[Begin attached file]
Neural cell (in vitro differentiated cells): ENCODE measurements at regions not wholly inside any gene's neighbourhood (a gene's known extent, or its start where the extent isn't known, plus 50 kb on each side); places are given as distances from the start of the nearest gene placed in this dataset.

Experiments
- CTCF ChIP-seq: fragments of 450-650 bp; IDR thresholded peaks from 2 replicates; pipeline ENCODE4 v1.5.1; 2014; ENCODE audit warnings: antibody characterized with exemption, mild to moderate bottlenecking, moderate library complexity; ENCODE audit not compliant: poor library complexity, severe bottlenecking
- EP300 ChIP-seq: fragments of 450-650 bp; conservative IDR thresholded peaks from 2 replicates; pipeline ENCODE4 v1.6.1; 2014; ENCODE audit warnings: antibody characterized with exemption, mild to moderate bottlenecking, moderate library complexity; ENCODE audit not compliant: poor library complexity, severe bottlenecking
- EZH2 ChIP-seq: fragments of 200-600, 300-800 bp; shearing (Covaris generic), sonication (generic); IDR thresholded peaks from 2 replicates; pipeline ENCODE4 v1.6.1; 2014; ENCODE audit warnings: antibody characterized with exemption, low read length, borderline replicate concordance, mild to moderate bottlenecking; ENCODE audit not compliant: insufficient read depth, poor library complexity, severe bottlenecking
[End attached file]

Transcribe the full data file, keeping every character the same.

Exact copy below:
Neural cell (in vitro differentiated cells): ENCODE measurements at regions not wholly inside any gene's neighbourhood (a gene's known extent, or its start where the extent isn't known, plus 50 kb on each side); places are given as distances from the start of the nearest gene placed in this dataset.

Experiments
- CTCF ChIP-seq: fragments of 450-650 bp; IDR thresholded peaks from 2 replicates; pipeline ENCODE4 v1.5.1; 2014; ENCODE audit warnings: antibody characterized with exemption, mild to moderate bottlenecking, moderate library complexity; ENCODE audit not compliant: poor library complexity, severe bottlenecking
- EP300 ChIP-seq: fragments of 450-650 bp; conservative IDR thresholded peaks from 2 replicates; pipeline ENCODE4 v1.6.1; 2014; ENCODE audit warnings: antibody characterized with exemption, mild to moderate bottlenecking, moderate library complexity; ENCODE audit not compliant: poor library complexity, severe bottlenecking
- EZH2 ChIP-seq: fragments of 200-600, 300-800 bp; shearing (Covaris generic), sonication (generic); IDR thresholded peaks from 2 replicates; pipeline ENCODE4 v1.6.1; 2014; ENCODE audit warnings: antibody characterized with exemption, low read length, borderline replicate concordance, mild to moderate bottlenecking; ENCODE audit not compliant: insufficient read depth, poor library complexity, severe bottlenecking